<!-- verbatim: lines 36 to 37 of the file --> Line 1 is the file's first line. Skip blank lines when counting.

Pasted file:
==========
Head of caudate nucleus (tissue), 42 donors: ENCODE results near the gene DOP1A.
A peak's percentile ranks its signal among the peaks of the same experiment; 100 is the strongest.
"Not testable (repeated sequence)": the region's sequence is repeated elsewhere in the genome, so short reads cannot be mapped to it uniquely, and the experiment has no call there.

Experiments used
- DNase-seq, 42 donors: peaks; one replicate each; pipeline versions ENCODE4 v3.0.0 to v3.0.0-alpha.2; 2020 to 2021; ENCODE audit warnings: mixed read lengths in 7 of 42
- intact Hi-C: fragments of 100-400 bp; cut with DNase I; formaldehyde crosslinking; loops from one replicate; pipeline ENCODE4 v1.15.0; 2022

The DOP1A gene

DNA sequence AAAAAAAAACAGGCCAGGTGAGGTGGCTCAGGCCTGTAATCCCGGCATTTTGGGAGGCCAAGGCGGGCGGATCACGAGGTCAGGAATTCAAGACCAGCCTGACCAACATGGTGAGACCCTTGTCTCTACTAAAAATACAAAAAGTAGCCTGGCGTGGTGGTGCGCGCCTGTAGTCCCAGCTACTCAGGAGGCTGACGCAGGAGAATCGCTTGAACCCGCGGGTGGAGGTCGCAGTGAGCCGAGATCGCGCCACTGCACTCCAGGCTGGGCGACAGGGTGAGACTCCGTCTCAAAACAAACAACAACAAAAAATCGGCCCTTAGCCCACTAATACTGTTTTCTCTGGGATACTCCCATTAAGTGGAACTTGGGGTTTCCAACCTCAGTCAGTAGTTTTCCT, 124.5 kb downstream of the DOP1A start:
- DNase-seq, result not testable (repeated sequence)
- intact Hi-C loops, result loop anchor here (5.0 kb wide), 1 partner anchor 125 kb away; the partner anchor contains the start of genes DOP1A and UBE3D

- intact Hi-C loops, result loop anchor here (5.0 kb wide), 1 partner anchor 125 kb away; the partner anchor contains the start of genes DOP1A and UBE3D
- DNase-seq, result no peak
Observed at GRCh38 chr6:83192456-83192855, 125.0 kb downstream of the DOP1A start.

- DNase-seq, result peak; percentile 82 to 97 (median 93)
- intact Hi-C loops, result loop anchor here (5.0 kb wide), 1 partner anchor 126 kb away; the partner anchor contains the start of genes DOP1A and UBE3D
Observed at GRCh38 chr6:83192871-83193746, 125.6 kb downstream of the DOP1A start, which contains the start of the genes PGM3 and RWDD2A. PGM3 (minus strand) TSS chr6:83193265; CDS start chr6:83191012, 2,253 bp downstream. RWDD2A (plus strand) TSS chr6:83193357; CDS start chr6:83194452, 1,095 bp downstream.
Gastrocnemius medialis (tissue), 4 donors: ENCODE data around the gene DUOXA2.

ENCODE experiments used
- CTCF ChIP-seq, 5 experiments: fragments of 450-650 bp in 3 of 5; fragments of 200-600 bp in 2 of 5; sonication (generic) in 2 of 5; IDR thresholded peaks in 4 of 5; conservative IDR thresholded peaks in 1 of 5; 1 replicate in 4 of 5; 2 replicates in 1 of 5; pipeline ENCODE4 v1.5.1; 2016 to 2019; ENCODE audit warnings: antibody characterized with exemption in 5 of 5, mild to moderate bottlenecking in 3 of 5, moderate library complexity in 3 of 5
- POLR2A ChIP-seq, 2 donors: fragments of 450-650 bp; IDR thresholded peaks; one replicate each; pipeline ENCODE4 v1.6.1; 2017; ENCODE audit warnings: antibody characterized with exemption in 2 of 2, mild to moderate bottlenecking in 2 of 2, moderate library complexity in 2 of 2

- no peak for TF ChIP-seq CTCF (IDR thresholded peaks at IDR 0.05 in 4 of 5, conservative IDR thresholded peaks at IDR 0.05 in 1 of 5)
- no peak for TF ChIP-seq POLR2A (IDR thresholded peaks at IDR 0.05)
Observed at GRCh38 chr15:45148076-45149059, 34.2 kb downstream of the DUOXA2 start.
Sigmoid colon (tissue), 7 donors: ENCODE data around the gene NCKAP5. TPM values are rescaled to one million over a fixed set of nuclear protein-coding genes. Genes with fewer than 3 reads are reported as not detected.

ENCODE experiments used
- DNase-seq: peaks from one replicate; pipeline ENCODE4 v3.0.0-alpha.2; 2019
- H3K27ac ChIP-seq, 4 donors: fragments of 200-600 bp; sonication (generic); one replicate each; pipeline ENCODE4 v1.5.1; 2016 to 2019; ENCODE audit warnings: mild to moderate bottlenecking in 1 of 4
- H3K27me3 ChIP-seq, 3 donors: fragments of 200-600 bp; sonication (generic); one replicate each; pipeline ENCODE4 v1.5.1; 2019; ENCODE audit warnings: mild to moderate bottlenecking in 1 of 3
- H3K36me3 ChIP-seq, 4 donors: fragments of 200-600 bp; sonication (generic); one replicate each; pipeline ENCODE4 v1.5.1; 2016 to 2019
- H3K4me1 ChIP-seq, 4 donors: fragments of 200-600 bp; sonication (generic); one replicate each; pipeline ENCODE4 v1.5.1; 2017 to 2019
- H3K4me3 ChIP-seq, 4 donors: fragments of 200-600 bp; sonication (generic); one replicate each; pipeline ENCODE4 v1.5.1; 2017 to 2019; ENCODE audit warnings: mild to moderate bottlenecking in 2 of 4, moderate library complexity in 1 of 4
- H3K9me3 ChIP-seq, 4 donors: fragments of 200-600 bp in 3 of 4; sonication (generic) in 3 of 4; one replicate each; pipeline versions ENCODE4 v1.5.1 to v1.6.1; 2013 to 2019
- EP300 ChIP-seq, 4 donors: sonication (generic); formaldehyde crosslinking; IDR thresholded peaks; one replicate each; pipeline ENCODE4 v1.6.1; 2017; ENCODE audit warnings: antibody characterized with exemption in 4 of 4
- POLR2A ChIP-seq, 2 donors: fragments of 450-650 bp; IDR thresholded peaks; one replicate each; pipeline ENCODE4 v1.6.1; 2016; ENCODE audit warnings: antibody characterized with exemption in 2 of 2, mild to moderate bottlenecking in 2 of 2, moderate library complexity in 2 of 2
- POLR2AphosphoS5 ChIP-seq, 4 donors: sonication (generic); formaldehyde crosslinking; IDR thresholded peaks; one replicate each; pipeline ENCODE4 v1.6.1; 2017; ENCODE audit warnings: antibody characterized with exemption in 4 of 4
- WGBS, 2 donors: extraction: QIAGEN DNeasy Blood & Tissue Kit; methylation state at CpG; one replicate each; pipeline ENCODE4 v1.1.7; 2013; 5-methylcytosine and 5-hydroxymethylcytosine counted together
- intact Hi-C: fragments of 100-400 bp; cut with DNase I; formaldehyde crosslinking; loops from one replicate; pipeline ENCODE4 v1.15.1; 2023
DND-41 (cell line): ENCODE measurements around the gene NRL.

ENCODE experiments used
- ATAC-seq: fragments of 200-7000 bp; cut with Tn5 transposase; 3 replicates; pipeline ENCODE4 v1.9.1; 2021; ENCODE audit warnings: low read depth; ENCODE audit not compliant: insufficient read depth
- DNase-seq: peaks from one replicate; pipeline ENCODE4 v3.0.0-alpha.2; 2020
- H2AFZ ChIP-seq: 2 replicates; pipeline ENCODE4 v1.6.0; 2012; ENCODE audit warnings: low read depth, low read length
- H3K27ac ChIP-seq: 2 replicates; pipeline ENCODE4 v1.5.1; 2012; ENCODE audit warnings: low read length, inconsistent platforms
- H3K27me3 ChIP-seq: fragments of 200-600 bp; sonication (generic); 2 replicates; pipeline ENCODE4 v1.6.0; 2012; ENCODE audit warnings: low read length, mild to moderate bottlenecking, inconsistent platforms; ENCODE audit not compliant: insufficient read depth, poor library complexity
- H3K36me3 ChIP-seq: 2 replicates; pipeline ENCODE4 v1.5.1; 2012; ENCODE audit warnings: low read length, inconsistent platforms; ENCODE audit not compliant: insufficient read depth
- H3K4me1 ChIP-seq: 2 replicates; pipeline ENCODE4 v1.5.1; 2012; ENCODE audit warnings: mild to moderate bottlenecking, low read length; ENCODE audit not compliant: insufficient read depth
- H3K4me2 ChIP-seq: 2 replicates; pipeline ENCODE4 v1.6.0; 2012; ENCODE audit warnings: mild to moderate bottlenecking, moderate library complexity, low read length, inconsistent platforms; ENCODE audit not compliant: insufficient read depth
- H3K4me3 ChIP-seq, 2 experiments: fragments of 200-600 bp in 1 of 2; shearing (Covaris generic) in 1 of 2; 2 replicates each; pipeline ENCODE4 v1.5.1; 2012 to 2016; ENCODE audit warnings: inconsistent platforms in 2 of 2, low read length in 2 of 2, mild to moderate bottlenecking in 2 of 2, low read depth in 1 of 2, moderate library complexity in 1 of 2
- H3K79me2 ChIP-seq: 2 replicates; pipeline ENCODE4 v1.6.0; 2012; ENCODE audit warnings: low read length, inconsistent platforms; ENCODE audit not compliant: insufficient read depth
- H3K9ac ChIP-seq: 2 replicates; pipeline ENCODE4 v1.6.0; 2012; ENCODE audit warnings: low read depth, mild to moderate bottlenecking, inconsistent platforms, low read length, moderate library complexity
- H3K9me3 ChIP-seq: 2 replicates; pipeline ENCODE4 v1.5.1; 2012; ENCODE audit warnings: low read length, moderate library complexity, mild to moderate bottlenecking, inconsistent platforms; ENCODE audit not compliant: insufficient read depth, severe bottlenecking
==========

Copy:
- WGBS, 2 donors: extraction: QIAGEN DNeasy Blood & Tissue Kit; methylation state at CpG; one replicate each; pipeline ENCODE4 v1.1.7; 2013; 5-methylcytosine and 5-hydroxymethylcytosine counted together
- intact Hi-C: fragments of 100-400 bp; cut with DNase I; formaldehyde crosslinking; loops from one replicate; pipeline ENCODE4 v1.15.1; 2023